Estimated read time: 6-7 minutes
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SALT LAKE CITY — Alfonso Clark Burke III is the last player taking shots on the floor of Zions Bank Basketball Center after practice ends.
"Trey", Burke's nickname, was given to him by his mother on account of the fact he was the third in a lineage of Burkes. On this day, Burke has just finished working out with fellow point guard Raul Togni Neto and Utah Jazz assistant coaches Johnnie Bryant and Igor Kokoskov, but still spends a few minutes getting shots up alone in an otherwise empty court.
Despite being perhaps the best quote on the team, requesting Trey Burke to speak to the media is usually met with sighs from Jazz PR staff and journalists alike; it usually means many more minutes of waiting for everyone involved after practice as Burke finishes working out, then shooting, then watching film with Kokoskov one-on-one. On this day, the other writers decide it's not worth the wait, leaving me one-on-one with Trey.
I'm here to talk to Burke about his father, Alfonso Clark Burke II, better known as Benji Burke. I let him know I plan on asking him about his father, and before I ask him my first question, he immediately brings up the unusual relationship between the two.
"He's been one of my no. 1 supporters my whole life, he's coached me since I was 4 years old, pretty much all the way up to high school," Burke starts. "He's pushed me my whole life, he's been hard on me and it's gotten me to where I am now."
Benji coached Trey's AAU team for most of his adolescent life. The stories of shouting matches between father and son during and after games seem almost exaggerated now, so I ask Trey if they're true.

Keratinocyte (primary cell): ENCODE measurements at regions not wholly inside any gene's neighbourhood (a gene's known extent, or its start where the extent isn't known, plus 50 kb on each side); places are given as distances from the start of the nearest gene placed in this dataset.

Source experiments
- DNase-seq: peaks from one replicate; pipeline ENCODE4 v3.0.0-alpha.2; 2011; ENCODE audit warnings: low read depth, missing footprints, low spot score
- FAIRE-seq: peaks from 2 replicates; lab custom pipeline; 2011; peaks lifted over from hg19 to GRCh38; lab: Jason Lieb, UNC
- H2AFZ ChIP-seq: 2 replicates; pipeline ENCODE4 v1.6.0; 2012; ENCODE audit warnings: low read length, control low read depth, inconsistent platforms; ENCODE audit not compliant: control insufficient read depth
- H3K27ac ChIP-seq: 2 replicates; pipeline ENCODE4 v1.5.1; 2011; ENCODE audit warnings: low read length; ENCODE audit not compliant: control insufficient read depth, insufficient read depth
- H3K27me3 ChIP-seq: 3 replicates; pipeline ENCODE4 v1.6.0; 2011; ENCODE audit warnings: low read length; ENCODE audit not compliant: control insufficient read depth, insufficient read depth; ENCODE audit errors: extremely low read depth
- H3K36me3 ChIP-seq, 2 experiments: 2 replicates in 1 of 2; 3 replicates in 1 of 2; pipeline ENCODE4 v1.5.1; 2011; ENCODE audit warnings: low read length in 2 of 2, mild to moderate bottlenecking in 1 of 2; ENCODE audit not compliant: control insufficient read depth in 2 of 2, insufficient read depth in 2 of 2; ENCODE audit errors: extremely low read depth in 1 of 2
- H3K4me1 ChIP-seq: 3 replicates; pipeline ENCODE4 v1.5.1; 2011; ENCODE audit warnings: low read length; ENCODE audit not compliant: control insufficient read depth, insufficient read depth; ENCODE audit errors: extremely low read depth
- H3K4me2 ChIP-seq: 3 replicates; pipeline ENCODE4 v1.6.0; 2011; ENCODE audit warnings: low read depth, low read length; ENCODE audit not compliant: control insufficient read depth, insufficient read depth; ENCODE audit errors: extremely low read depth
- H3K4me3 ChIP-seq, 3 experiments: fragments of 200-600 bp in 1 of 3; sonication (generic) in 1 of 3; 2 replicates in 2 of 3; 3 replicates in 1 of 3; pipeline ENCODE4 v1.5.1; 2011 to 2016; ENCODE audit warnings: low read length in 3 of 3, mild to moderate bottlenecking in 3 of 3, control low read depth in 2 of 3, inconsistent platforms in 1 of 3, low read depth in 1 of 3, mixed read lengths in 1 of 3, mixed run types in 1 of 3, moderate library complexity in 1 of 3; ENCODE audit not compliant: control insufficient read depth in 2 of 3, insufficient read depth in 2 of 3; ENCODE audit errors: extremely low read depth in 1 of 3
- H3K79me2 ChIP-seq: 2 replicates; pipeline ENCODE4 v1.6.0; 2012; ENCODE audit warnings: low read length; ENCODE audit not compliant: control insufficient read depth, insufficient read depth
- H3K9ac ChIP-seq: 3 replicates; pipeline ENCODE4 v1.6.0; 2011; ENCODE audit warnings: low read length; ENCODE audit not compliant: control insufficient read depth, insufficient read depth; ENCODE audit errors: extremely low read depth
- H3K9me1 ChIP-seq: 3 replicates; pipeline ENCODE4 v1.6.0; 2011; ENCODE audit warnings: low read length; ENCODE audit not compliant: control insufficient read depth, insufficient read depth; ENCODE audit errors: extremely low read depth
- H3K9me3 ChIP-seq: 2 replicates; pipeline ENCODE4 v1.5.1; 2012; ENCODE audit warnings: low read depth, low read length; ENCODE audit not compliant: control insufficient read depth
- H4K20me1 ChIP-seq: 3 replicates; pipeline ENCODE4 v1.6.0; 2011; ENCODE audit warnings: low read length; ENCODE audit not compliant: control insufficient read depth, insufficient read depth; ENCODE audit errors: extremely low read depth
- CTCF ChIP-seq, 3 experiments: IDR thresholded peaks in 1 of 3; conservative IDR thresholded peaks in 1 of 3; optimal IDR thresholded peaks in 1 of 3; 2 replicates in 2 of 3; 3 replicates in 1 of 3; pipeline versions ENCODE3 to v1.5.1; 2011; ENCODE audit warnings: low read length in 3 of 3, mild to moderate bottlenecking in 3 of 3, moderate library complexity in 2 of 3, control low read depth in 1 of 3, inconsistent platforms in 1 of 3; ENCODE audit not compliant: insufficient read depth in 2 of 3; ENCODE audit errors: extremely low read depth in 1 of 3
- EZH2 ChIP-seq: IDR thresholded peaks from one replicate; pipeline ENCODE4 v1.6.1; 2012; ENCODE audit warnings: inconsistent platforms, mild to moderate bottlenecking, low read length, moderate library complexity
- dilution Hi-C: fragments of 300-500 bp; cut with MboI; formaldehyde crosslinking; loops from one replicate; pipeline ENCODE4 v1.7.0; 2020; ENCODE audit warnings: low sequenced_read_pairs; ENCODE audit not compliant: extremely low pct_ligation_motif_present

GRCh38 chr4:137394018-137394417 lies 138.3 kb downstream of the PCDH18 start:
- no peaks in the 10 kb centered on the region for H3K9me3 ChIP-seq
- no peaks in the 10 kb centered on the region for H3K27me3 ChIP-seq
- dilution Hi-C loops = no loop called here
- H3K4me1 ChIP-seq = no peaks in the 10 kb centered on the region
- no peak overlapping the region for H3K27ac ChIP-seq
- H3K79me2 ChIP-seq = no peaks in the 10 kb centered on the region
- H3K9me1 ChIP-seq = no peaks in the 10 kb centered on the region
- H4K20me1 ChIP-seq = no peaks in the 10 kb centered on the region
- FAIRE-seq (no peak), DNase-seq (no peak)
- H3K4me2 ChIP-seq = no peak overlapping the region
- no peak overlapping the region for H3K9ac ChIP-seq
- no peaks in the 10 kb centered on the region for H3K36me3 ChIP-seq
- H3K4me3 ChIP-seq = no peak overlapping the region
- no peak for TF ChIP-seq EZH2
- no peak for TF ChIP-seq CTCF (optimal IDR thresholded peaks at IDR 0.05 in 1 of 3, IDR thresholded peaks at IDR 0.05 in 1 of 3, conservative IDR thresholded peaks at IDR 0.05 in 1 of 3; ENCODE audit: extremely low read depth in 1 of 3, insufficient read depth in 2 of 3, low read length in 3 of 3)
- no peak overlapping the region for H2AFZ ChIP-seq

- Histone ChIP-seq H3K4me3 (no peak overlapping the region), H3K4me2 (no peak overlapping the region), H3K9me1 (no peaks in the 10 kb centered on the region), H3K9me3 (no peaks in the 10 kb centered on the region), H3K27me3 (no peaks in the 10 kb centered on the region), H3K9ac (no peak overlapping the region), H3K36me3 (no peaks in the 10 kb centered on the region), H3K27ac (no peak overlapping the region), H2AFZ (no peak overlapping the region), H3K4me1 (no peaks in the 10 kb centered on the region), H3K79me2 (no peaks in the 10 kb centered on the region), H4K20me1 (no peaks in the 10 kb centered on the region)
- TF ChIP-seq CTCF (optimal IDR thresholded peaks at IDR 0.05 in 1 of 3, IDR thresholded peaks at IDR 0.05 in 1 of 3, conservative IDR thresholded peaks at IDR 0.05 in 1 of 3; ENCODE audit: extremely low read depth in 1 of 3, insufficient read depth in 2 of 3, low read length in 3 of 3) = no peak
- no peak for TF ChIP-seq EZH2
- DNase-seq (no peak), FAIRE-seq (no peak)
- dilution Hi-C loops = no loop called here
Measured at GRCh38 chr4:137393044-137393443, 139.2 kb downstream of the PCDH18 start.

"Yeah, they're very true. There were times I'd be so mad at my dad on the court and I'd go and talk to him right afterwards off the court, and it kinda started to affect our relationship a bit."
By all accounts, relationship between father and son improved after Benji stopped being Trey's coach. "He'd rather have our relationship than that type of coach-player type relationship. But then again, all of the things he taught me have helped me to this point and where I'm going."
Trey's parents, who live in Columbus, Ohio, come to Utah about three to four times a year to watch him play in person. Now, Trey says of his father, "He's always encouraging, he's always telling me things I need to work on and where I can be better at."
Raul Togni Neto is the starting point guard of the Utah Jazz, ahead of Trey Burke, despite the fact that Neto is an unproven rookie almost certainly less effective than Burke overall. This drives Benji Burke crazy.
Both Burke parents this season have posted to social media with opinions about Burke's playing time and role on the Jazz, and, well, they don't seem happy. Benji's even has "liked" tweets with messages like "Trey Burke need a new team" and one writing that "Trey Burke has to get out of Utah."
The situation is heightened by the fact that Benji partially represents Trey as an agent ("He's half-agent, basically," says Trey), along with Austin Brown of CAA. A parent unhappy with his son's playing time isn't terribly unusual, but a player's agent making the same claim publicly is a bit more newsworthy.